5 trends from the State of Consumer Money Movement Report

Top findings from Marqeta’s 2022 State of Consumer Money Movement Report

The overarching theme of Marqeta’s 2022 State of Consumer Money Movement Report is convenience. Demand for convenience is what’s driving changes in banking, payments, and purchasing behaviors. As stated in the report, “consumer demand for convenience is converging with the increased accessibility of online shopping, banking and other experiences to make contactless and digital payments the new normal.” Doing anything in-person – whether it’s banking, shopping or just hanging out – is now an experience, and we expect to be wowed. Here are five key takeaways from the report.

  1.       Banking has changed, and there’s no going back

The report found that digital banking experiences have permanently overtaken in-person branch experiences. More than four out of five respondents complete most of their banking without a personal interaction. One illustration of this is that when consumers need to deposit money into a bank, only 27% would go to a physical bank branch to do it. That’s about the same percentage who said they would use an ATM. Fully 70% complete the majority of their banking online. Nonetheless, some positive feelings about banks persist. When asked if they agree or disagree with the sentiment that going into a bank branch now felt backward and alien, about half agreed and half disagreed.

  1.       Peer-to-peer payments apps have become banking alternatives

With 76% of respondents saying they’ve used a peer- to-peer (P2P) payment app within the past year, it’s clear that P2P mobile apps such as Venmo, Zelle, or Cash App are part of our routine.  In fact, 49% of U.S. consumers said they were using them more than they were a year ago. The study also found clear indications that P2P is evolving to become a viable banking alternative. Half of U.S. consumers said that they accessed banking services through a P2P app:

  •         71% activated a debit card issued within a P2P app
  •         47% accessed digital banking services
  •         21% used ACH money transfers
  1.       Mobile wallet acceptance is up and usage continues growing

Mobile wallets – the virtual wallet that stores payments information on a mobile device – is continuing to gain traction as a preferred consumer payment option. This has pressured merchants to make accommodations, meaning mobile wallets can be used at more locations. Over 70% of U.S. respondents said they have used a mobile wallet in the last 12 months – up from 64% in 2020.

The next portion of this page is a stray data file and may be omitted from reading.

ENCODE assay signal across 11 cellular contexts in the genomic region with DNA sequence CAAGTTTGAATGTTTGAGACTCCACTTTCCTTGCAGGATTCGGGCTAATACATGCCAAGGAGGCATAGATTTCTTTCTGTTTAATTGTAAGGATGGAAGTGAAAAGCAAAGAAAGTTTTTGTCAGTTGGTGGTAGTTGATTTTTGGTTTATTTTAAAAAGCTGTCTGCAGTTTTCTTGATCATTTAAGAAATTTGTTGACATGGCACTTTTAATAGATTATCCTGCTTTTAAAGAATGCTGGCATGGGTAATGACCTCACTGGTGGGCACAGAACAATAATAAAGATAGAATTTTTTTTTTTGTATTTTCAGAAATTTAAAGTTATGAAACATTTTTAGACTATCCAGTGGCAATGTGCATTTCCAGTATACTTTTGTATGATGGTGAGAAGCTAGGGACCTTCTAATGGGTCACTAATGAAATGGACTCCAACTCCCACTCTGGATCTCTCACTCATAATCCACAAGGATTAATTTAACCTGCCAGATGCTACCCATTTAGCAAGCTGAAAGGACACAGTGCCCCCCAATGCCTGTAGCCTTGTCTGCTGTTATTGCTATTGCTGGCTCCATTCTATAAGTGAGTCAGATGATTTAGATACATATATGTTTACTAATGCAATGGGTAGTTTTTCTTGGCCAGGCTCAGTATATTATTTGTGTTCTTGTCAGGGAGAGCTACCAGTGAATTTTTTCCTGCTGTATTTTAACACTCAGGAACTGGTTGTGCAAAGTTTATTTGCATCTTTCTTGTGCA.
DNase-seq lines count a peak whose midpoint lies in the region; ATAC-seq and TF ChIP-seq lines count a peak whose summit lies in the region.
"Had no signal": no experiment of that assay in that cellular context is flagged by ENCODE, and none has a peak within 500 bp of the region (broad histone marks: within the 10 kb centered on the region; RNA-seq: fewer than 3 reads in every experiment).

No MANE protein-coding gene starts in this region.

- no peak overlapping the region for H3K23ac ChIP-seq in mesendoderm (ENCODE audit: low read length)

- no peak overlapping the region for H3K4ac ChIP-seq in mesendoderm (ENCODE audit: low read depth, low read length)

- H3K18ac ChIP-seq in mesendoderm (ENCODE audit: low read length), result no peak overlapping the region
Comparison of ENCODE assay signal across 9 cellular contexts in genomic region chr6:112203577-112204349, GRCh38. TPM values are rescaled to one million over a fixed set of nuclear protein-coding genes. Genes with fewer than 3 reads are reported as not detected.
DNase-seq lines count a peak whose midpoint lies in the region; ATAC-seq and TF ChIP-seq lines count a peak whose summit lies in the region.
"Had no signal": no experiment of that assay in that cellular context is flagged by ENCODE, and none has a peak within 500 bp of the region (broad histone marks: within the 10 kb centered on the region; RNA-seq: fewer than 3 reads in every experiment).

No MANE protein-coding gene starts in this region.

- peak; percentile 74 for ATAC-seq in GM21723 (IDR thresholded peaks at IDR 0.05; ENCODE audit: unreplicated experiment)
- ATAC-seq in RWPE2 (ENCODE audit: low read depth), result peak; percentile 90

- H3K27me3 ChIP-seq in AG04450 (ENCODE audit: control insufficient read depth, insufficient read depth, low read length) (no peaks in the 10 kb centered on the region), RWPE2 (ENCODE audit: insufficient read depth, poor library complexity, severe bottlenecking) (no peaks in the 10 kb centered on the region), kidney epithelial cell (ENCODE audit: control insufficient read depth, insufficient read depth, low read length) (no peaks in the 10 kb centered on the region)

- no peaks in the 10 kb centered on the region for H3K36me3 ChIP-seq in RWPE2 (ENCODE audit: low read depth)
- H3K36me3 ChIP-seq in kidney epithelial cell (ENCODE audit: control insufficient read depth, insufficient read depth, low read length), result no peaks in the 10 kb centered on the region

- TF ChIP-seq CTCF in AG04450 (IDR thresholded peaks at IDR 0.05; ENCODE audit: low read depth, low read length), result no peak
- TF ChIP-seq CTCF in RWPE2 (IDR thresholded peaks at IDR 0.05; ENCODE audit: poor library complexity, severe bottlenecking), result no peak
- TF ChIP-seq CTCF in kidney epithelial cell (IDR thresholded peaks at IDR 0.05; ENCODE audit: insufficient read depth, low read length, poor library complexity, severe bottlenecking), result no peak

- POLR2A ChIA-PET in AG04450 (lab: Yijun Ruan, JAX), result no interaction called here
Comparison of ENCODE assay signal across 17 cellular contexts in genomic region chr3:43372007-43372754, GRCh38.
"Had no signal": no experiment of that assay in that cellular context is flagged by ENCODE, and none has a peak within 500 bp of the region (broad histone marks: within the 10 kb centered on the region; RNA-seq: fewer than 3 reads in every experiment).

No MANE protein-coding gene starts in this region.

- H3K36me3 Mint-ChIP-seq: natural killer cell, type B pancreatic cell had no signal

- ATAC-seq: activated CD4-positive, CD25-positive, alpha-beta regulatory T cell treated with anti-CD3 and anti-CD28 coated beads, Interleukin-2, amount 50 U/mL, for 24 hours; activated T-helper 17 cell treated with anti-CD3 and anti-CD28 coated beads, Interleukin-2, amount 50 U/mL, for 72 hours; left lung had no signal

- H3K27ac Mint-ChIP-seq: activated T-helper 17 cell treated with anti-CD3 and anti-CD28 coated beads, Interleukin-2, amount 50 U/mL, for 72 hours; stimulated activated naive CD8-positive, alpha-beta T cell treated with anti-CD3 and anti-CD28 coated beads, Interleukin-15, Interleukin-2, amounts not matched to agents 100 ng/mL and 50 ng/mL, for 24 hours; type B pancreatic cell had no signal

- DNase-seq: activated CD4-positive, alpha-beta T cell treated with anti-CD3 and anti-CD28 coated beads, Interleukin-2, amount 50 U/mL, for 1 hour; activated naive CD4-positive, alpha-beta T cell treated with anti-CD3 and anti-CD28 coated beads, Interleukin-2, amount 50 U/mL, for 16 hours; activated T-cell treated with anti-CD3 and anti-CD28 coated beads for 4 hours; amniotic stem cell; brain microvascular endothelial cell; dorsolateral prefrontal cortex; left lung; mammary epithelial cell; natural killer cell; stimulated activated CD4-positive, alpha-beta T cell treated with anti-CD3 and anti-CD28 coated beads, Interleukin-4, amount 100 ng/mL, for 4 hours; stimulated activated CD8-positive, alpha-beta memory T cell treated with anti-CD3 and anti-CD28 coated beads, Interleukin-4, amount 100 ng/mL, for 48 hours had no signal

1.       Security remains a concern

One of the reasons that mobile payments have gained a foothold is security. More than two-thirds of consumers said they now prefer mobile payments as they have more security features built-in. Examples include the highly advanced methods of encryption and tokenization that secure a cardholder’s payment card information. Additionally, modern card issuing platforms like Marqeta give card program owners the ability to limit transaction approval based on dynamic spend controls ranging from location, time of purchase, merchant type, and more. Marqeta’s Just-in-Time (JIT) Funding features allows card programs to control authorizations in real time.

  1.       Shoppers are getting home delivery of more items more often

Consumers love the on-demand lifestyle that delivers items of all kinds right to their door. Three quarters of U.S. consumers say they use food delivery apps – up from 65% in 2020.  Moreover, 43% of respondents say they order meals from restaurants more frequently. More than 1-in-4 (27%) of consumers have groceries or a meal delivered to their house each month. However, food is only part of the story.  Consumers are more frequently ordering convenience store items, alcohol and prescriptions to be delivered to their home. Here’s the breakdown:

  •         33% order convenience store items more often
  •         31% order alcohol more
  •         28% order home delivery of prescriptions more frequently

Despite the evolving attitudes and behaviors that are illustrated in these findings, the study describes a tug-of-war that exists between the desire for in-person experiences and the realization that they can be inconvenient. In the end, expect the desire for quick, easy, and convenient solutions to everyday problems – whether digital or in-person – to be the driving force for future shifts that shape our financial lives. Get the full report here.